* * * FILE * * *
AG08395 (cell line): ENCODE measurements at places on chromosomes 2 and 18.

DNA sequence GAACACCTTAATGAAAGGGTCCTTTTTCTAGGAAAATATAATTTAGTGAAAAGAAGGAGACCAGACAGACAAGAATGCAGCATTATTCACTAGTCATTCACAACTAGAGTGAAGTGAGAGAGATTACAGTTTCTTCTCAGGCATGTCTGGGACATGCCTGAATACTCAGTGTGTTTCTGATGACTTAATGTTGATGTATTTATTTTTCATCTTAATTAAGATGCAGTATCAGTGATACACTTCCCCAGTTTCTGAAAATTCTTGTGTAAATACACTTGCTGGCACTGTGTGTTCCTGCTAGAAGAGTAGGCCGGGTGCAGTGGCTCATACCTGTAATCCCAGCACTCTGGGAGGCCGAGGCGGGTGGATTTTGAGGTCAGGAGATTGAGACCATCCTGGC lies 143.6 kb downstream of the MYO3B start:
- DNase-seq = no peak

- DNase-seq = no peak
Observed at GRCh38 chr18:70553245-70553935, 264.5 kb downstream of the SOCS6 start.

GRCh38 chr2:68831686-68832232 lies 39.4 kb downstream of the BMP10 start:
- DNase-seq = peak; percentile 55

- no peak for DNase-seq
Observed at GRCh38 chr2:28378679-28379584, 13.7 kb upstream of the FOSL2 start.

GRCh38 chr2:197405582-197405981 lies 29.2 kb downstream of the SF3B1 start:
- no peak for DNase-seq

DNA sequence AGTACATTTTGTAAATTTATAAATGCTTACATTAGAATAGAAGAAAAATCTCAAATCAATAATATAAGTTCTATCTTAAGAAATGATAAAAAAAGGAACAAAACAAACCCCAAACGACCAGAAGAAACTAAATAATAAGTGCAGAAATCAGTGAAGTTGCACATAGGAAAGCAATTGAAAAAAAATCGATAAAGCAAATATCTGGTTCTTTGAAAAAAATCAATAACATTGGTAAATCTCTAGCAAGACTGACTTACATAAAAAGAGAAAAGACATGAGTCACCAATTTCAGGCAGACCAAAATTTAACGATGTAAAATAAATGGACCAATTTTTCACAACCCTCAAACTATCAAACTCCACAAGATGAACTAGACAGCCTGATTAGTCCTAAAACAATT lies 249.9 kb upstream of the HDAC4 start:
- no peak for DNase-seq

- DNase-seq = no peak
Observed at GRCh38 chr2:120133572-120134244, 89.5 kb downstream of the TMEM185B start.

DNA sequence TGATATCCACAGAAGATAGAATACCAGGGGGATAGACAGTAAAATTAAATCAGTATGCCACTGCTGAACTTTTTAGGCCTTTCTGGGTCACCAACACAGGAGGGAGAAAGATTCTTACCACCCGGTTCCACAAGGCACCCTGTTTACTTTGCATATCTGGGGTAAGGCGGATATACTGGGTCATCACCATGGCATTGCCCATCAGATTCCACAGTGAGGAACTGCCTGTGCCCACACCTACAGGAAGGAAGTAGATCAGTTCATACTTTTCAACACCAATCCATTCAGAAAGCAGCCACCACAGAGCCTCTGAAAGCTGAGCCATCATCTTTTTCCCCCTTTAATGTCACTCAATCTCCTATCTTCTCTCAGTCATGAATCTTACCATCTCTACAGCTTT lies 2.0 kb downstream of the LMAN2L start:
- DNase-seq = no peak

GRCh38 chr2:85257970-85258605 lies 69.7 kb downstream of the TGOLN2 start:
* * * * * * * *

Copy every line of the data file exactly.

AG08395 (cell line): ENCODE measurements at places on chromosomes 2 and 18.

DNA sequence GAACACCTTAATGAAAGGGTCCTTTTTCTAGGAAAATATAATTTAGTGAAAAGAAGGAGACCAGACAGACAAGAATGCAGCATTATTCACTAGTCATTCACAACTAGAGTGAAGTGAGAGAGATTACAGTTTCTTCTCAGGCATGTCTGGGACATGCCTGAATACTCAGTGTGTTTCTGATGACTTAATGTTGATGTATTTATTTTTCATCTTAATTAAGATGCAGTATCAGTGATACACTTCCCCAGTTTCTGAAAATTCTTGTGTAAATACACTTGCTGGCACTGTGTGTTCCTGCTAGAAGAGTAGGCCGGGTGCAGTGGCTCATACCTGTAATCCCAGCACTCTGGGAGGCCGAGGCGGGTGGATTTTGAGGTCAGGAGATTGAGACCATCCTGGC lies 143.6 kb downstream of the MYO3B start:
- DNase-seq = no peak

- DNase-seq = no peak
Observed at GRCh38 chr18:70553245-70553935, 264.5 kb downstream of the SOCS6 start.

GRCh38 chr2:68831686-68832232 lies 39.4 kb downstream of the BMP10 start:
- DNase-seq = peak; percentile 55

- no peak for DNase-seq
Observed at GRCh38 chr2:28378679-28379584, 13.7 kb upstream of the FOSL2 start.

GRCh38 chr2:197405582-197405981 lies 29.2 kb downstream of the SF3B1 start:
- no peak for DNase-seq

DNA sequence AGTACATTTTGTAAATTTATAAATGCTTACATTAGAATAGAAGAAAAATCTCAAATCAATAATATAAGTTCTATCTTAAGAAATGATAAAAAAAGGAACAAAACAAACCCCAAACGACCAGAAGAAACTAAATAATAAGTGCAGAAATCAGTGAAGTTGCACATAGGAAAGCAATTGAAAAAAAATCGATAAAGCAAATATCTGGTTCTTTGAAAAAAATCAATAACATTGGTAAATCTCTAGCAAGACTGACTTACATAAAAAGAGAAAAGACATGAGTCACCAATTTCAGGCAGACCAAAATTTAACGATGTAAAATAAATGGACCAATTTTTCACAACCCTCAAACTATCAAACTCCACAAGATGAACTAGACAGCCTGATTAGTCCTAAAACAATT lies 249.9 kb upstream of the HDAC4 start:
- no peak for DNase-seq

- DNase-seq = no peak
Observed at GRCh38 chr2:120133572-120134244, 89.5 kb downstream of the TMEM185B start.

DNA sequence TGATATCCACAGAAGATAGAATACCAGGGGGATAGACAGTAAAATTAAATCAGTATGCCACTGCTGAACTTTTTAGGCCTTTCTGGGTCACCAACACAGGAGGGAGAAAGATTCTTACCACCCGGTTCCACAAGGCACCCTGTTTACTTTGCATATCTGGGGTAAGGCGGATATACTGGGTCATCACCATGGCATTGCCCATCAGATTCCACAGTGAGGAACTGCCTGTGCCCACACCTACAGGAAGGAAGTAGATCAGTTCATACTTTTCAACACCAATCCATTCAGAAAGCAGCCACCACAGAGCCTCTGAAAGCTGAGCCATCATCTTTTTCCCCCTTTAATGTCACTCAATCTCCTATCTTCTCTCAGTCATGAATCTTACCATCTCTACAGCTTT lies 2.0 kb downstream of the LMAN2L start:
- DNase-seq = no peak

GRCh38 chr2:85257970-85258605 lies 69.7 kb downstream of the TGOLN2 start: